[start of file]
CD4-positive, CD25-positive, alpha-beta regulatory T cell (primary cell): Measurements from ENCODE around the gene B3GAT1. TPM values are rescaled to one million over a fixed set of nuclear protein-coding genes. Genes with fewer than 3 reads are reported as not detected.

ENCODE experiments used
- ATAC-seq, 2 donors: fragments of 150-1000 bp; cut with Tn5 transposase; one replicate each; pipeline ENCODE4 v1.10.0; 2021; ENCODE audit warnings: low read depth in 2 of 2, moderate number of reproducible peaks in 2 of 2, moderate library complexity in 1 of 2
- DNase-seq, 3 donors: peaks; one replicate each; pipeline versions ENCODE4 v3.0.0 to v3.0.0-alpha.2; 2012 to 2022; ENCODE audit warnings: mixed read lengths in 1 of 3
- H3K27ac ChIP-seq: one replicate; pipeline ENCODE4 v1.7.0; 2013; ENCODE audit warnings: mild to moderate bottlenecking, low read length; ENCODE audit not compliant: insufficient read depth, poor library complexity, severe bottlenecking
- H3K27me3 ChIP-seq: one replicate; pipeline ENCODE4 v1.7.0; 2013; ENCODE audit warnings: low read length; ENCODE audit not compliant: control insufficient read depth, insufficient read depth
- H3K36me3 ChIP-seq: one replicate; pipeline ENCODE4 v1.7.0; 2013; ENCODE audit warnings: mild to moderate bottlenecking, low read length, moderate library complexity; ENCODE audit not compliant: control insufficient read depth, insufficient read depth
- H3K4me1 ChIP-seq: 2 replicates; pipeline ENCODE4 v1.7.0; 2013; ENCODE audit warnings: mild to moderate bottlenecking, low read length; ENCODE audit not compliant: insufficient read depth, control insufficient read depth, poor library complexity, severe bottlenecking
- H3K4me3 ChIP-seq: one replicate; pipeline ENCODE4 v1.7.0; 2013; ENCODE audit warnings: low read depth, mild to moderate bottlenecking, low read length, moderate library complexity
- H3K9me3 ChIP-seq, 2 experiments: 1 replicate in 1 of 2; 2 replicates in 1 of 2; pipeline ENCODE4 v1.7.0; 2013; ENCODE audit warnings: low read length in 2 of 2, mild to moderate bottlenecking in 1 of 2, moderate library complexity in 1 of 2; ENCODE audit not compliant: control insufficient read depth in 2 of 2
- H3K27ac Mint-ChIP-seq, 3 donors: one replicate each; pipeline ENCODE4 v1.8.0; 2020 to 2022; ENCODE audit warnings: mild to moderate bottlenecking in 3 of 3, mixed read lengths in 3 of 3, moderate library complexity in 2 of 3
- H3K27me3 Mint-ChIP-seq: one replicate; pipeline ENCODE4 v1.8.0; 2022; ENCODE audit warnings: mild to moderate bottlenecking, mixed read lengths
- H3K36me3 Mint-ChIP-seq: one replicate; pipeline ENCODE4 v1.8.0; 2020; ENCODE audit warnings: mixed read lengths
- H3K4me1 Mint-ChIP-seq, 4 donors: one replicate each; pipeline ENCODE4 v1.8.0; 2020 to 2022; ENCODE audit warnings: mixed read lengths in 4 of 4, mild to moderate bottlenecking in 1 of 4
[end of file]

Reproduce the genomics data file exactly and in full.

CD4-positive, CD25-positive, alpha-beta regulatory T cell (primary cell): Measurements from ENCODE around the gene B3GAT1. TPM values are rescaled to one million over a fixed set of nuclear protein-coding genes. Genes with fewer than 3 reads are reported as not detected.

ENCODE experiments used
- ATAC-seq, 2 donors: fragments of 150-1000 bp; cut with Tn5 transposase; one replicate each; pipeline ENCODE4 v1.10.0; 2021; ENCODE audit warnings: low read depth in 2 of 2, moderate number of reproducible peaks in 2 of 2, moderate library complexity in 1 of 2
- DNase-seq, 3 donors: peaks; one replicate each; pipeline versions ENCODE4 v3.0.0 to v3.0.0-alpha.2; 2012 to 2022; ENCODE audit warnings: mixed read lengths in 1 of 3
- H3K27ac ChIP-seq: one replicate; pipeline ENCODE4 v1.7.0; 2013; ENCODE audit warnings: mild to moderate bottlenecking, low read length; ENCODE audit not compliant: insufficient read depth, poor library complexity, severe bottlenecking
- H3K27me3 ChIP-seq: one replicate; pipeline ENCODE4 v1.7.0; 2013; ENCODE audit warnings: low read length; ENCODE audit not compliant: control insufficient read depth, insufficient read depth
- H3K36me3 ChIP-seq: one replicate; pipeline ENCODE4 v1.7.0; 2013; ENCODE audit warnings: mild to moderate bottlenecking, low read length, moderate library complexity; ENCODE audit not compliant: control insufficient read depth, insufficient read depth
- H3K4me1 ChIP-seq: 2 replicates; pipeline ENCODE4 v1.7.0; 2013; ENCODE audit warnings: mild to moderate bottlenecking, low read length; ENCODE audit not compliant: insufficient read depth, control insufficient read depth, poor library complexity, severe bottlenecking
- H3K4me3 ChIP-seq: one replicate; pipeline ENCODE4 v1.7.0; 2013; ENCODE audit warnings: low read depth, mild to moderate bottlenecking, low read length, moderate library complexity
- H3K9me3 ChIP-seq, 2 experiments: 1 replicate in 1 of 2; 2 replicates in 1 of 2; pipeline ENCODE4 v1.7.0; 2013; ENCODE audit warnings: low read length in 2 of 2, mild to moderate bottlenecking in 1 of 2, moderate library complexity in 1 of 2; ENCODE audit not compliant: control insufficient read depth in 2 of 2
- H3K27ac Mint-ChIP-seq, 3 donors: one replicate each; pipeline ENCODE4 v1.8.0; 2020 to 2022; ENCODE audit warnings: mild to moderate bottlenecking in 3 of 3, mixed read lengths in 3 of 3, moderate library complexity in 2 of 3
- H3K27me3 Mint-ChIP-seq: one replicate; pipeline ENCODE4 v1.8.0; 2022; ENCODE audit warnings: mild to moderate bottlenecking, mixed read lengths
- H3K36me3 Mint-ChIP-seq: one replicate; pipeline ENCODE4 v1.8.0; 2020; ENCODE audit warnings: mixed read lengths
- H3K4me1 Mint-ChIP-seq, 4 donors: one replicate each; pipeline ENCODE4 v1.8.0; 2020 to 2022; ENCODE audit warnings: mixed read lengths in 4 of 4, mild to moderate bottlenecking in 1 of 4